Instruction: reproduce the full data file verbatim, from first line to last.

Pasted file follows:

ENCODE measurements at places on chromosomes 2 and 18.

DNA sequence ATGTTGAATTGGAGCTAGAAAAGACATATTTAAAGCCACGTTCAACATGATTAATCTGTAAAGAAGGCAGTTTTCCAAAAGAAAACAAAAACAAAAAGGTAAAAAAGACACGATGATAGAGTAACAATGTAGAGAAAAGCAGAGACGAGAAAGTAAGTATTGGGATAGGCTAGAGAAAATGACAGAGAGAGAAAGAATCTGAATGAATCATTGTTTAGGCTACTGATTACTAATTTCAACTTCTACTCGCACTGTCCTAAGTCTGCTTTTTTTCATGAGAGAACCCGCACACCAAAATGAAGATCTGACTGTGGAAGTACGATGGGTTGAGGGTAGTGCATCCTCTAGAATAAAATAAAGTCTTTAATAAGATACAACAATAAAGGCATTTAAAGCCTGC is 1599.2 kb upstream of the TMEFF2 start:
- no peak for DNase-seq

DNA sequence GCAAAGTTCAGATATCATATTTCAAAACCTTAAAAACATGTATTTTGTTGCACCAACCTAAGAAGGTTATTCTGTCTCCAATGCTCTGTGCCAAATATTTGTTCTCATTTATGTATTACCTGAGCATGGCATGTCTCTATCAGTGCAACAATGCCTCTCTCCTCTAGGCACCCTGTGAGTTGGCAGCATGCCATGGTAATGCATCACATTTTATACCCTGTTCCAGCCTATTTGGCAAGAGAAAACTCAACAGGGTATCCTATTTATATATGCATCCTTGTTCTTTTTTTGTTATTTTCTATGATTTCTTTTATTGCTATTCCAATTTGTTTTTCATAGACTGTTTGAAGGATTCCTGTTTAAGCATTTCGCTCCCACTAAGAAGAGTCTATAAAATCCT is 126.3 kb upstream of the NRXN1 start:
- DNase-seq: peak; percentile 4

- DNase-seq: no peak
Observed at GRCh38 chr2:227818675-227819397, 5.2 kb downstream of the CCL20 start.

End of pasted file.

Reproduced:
ENCODE measurements at places on chromosomes 2 and 18.

DNA sequence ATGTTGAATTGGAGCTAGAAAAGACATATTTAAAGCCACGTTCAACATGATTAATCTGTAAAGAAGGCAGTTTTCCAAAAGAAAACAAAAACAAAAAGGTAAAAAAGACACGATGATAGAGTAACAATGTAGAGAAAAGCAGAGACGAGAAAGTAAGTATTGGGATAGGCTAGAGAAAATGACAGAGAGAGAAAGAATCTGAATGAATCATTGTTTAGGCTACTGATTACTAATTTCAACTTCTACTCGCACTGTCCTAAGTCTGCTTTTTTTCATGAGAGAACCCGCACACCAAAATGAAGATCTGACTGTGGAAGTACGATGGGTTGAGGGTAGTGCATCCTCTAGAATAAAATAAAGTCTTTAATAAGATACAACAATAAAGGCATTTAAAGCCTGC is 1599.2 kb upstream of the TMEFF2 start:
- no peak for DNase-seq

DNA sequence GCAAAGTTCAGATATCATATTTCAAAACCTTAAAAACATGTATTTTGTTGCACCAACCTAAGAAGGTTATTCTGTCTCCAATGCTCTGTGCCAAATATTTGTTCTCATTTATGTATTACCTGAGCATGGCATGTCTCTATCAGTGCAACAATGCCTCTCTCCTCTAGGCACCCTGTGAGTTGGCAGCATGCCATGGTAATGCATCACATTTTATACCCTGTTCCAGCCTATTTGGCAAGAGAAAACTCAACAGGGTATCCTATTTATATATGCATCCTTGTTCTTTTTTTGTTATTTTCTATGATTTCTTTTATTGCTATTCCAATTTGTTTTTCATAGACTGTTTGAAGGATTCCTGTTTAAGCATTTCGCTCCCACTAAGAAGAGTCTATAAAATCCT is 126.3 kb upstream of the NRXN1 start:
- DNase-seq: peak; percentile 4

- DNase-seq: no peak
Observed at GRCh38 chr2:227818675-227819397, 5.2 kb downstream of the CCL20 start.